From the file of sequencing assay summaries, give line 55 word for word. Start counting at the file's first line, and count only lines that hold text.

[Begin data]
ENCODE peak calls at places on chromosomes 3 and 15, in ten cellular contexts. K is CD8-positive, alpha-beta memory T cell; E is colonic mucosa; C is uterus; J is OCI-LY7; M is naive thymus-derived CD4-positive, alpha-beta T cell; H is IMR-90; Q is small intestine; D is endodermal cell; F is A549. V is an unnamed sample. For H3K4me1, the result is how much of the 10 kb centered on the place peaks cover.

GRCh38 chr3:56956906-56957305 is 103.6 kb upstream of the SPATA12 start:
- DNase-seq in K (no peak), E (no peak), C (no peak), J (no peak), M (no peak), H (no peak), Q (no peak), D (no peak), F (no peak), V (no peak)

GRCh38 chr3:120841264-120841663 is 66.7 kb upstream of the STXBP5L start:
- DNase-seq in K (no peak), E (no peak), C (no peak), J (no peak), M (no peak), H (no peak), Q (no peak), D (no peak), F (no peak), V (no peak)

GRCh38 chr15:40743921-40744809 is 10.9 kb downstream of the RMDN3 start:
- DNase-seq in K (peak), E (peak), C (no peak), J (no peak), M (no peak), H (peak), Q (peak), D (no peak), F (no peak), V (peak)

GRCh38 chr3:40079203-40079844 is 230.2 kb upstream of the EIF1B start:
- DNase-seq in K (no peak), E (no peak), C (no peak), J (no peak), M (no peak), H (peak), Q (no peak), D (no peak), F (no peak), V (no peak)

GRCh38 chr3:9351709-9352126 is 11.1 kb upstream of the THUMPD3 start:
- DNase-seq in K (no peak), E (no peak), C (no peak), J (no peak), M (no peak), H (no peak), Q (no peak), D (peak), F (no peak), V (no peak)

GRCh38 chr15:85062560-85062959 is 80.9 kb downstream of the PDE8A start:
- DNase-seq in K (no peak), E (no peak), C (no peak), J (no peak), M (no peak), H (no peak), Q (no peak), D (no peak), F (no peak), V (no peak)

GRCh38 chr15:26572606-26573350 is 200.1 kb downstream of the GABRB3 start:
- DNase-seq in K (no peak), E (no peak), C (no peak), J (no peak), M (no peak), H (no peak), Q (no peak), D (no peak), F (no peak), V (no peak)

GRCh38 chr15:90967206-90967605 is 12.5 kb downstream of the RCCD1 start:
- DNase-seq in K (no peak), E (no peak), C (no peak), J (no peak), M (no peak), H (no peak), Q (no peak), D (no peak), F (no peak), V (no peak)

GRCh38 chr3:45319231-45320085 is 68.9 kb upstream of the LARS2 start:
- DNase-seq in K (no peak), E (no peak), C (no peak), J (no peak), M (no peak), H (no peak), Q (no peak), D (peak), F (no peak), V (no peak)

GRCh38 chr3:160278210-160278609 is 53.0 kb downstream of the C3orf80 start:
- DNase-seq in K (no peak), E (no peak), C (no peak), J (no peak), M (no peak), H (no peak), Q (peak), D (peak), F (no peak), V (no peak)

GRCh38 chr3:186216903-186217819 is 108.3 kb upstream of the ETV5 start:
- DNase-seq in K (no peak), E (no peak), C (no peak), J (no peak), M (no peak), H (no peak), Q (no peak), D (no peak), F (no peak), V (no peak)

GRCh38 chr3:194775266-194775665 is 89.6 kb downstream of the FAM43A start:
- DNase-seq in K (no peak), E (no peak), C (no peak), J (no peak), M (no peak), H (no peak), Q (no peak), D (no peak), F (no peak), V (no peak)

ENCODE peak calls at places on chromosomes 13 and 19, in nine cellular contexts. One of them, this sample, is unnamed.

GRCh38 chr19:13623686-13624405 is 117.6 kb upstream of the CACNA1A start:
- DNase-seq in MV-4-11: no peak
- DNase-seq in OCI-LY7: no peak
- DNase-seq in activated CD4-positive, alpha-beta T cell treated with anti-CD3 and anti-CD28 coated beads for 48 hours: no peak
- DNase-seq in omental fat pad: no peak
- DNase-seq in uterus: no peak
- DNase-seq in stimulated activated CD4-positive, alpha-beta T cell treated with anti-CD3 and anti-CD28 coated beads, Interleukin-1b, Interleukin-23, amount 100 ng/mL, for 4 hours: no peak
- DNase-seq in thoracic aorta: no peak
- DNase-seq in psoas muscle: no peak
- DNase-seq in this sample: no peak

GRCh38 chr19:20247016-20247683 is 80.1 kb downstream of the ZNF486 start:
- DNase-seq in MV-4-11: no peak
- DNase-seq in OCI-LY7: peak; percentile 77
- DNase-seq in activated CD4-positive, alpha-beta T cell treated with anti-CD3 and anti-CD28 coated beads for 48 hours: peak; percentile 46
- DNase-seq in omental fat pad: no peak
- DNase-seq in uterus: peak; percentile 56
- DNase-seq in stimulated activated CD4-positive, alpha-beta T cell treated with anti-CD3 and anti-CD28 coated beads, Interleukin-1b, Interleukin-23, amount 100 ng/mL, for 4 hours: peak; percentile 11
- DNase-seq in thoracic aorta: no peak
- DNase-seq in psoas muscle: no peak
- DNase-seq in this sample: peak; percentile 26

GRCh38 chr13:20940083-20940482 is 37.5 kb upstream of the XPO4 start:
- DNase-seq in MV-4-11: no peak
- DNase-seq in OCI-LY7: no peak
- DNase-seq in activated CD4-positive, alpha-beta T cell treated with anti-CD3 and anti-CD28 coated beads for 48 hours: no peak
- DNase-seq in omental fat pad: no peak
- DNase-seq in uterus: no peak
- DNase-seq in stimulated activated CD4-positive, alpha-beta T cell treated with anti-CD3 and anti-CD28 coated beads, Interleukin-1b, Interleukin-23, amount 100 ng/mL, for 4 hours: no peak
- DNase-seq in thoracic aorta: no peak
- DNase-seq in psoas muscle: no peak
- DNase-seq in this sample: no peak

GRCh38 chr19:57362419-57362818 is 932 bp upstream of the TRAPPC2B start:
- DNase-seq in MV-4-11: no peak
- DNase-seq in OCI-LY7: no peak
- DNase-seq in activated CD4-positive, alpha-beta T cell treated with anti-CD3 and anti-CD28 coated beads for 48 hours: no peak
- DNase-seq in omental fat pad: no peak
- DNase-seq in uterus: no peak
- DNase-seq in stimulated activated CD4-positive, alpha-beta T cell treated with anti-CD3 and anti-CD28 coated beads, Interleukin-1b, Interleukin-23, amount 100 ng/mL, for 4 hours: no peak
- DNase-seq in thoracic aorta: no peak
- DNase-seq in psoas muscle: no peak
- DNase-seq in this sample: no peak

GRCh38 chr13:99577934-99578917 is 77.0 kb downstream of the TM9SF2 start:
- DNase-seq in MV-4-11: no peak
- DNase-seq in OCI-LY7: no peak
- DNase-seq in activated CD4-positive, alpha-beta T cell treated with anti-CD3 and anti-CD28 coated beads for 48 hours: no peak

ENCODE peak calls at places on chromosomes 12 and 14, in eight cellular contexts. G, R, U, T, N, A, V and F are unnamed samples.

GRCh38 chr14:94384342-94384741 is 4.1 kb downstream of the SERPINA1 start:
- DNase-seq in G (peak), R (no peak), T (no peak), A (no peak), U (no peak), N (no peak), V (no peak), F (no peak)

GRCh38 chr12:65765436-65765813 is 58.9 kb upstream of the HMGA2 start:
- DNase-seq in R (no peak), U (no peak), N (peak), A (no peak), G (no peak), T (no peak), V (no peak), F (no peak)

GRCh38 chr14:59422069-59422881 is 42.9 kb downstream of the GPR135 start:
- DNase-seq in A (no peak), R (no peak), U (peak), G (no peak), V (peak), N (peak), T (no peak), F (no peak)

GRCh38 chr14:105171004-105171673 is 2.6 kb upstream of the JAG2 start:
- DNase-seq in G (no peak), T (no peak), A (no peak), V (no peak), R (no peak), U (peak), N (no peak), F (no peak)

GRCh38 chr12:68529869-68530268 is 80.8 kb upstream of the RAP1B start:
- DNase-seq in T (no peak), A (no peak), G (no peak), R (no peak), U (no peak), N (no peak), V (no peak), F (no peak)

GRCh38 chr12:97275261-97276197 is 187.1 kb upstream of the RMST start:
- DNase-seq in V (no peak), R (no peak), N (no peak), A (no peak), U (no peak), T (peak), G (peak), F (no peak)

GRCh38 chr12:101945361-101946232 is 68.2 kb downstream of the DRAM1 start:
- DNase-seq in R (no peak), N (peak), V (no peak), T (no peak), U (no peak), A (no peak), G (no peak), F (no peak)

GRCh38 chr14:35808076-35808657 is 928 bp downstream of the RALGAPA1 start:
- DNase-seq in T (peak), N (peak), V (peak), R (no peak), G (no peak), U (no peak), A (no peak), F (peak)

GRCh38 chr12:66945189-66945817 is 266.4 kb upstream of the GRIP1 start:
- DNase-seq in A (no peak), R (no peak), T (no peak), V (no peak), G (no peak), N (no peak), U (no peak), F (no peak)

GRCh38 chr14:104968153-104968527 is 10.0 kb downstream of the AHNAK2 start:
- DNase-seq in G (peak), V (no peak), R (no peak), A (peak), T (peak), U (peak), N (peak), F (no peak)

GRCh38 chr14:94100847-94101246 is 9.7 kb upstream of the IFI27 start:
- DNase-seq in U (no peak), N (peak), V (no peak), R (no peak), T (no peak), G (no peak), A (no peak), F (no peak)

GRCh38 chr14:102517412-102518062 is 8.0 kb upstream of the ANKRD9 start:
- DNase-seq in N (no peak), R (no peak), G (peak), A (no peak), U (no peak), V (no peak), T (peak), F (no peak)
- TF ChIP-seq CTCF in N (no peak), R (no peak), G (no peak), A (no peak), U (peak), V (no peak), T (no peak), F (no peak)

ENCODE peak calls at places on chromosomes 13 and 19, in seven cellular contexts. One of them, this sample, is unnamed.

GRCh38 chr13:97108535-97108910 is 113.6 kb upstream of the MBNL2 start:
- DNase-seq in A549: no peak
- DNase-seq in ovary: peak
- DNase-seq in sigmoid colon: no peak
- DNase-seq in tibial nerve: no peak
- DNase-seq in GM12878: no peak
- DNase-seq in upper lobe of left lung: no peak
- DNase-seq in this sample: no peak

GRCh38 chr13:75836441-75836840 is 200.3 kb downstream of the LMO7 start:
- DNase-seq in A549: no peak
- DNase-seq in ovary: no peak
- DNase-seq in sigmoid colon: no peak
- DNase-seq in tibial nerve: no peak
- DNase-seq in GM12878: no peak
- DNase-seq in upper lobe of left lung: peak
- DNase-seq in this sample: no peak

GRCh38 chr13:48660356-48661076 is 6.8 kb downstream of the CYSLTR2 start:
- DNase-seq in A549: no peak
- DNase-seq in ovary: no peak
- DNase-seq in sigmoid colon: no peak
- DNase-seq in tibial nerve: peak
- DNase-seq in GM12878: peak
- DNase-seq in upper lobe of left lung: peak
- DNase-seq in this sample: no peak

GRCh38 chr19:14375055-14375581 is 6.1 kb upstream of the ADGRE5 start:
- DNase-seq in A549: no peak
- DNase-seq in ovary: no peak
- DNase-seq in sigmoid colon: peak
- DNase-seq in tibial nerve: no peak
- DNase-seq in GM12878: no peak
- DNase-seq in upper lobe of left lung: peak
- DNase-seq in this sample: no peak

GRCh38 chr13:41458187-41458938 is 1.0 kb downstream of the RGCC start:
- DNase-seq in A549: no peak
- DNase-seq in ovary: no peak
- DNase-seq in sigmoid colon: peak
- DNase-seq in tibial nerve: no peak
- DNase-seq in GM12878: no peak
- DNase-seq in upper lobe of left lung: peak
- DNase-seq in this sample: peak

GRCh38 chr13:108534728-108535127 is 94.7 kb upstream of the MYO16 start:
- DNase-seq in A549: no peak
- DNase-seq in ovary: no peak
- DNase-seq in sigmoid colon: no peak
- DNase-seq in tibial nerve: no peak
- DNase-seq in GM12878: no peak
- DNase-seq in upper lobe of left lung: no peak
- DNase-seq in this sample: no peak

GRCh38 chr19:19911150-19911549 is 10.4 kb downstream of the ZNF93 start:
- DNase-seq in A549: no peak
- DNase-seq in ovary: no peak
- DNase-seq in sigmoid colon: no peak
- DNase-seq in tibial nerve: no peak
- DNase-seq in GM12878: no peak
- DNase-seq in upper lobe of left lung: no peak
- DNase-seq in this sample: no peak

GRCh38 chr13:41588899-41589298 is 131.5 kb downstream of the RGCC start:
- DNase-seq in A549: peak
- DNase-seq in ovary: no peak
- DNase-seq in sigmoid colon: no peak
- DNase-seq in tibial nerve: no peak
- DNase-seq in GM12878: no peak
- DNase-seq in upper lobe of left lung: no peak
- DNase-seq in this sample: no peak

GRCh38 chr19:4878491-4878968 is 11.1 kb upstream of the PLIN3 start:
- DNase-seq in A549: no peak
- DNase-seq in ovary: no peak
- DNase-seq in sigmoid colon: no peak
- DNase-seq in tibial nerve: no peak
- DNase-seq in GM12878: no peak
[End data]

- DNase-seq in psoas muscle: no peak